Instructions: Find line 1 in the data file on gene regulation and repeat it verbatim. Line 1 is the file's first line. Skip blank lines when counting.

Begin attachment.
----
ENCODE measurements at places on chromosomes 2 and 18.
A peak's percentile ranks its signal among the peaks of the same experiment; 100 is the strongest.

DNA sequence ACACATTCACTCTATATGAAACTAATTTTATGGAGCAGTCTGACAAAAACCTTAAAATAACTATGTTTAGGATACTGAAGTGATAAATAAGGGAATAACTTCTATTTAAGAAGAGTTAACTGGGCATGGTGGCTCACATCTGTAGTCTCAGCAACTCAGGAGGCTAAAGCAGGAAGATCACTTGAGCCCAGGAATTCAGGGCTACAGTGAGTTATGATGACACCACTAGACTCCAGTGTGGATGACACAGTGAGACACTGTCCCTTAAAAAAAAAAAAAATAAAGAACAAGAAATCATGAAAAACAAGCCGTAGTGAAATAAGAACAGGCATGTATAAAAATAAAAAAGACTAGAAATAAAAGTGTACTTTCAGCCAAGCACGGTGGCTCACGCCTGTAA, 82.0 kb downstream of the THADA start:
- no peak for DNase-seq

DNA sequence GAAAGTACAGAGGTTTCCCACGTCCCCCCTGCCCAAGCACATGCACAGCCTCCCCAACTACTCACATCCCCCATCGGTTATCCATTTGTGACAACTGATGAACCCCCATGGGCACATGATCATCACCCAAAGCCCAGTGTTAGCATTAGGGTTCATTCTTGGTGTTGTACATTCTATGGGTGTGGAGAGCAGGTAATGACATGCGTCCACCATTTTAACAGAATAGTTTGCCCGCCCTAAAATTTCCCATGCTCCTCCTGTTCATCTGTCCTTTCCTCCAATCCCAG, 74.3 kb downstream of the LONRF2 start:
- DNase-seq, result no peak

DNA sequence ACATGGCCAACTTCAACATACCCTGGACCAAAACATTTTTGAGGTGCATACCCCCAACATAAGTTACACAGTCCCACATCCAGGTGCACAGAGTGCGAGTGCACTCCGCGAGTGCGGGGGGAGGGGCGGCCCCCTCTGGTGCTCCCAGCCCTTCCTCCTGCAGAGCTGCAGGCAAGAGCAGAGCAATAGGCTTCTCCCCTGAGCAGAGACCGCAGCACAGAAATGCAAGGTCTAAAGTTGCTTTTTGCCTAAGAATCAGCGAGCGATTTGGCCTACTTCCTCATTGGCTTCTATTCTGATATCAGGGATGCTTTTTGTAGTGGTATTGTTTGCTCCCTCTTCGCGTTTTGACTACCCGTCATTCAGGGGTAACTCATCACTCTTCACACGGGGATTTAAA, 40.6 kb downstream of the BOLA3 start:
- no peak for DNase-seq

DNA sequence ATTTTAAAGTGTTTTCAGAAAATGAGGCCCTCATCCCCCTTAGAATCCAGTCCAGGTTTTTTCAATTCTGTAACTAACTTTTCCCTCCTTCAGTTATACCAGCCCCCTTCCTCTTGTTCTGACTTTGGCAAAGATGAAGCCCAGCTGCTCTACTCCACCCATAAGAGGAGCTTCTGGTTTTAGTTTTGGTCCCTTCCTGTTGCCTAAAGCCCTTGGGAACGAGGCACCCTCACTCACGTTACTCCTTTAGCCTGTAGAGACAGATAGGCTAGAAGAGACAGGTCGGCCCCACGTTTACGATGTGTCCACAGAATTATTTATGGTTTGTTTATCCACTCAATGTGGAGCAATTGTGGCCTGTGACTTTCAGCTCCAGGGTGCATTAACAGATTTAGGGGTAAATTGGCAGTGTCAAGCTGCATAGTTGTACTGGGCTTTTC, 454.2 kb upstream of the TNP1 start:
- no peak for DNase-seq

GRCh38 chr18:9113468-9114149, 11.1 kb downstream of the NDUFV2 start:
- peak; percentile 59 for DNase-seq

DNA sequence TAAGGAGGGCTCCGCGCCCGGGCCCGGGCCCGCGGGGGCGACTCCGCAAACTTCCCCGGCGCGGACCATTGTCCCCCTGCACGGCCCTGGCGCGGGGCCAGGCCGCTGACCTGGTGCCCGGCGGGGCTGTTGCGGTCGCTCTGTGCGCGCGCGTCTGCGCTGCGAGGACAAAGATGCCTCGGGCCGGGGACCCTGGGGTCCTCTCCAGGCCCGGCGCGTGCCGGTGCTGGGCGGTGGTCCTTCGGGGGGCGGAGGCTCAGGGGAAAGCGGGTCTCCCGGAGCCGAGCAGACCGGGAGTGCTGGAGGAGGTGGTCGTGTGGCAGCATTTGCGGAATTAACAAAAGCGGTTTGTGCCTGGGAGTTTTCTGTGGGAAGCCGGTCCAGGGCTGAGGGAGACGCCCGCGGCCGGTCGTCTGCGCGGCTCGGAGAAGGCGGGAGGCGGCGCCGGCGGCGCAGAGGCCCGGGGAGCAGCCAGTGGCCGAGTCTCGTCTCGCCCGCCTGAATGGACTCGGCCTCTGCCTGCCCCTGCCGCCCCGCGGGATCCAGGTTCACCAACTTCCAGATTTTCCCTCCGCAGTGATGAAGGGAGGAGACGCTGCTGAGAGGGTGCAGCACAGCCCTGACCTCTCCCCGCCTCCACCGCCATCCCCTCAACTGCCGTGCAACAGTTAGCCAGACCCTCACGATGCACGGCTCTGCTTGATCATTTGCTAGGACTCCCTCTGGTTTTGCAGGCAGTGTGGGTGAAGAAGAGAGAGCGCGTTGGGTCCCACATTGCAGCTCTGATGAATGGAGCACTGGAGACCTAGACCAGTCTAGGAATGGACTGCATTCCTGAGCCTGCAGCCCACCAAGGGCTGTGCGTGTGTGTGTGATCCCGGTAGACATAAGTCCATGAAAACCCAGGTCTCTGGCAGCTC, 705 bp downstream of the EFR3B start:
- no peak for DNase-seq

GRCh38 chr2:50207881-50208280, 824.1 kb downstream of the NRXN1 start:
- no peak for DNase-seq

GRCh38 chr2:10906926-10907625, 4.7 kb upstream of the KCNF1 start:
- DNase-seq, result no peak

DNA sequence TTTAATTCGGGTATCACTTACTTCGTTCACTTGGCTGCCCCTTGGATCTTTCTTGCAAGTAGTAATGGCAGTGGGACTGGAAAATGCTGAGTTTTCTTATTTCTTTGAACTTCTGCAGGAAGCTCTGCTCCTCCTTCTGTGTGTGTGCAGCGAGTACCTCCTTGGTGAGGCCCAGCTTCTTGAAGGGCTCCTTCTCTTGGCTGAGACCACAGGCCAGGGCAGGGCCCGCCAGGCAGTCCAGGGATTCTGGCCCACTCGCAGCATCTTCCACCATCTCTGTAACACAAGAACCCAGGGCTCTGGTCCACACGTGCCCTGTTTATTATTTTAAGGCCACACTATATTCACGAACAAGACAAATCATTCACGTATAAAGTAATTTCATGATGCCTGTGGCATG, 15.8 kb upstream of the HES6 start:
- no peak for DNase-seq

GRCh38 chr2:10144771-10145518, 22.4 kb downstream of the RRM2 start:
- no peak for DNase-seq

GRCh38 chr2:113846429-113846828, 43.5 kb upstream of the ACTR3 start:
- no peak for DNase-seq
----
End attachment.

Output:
ENCODE measurements at places on chromosomes 2 and 18.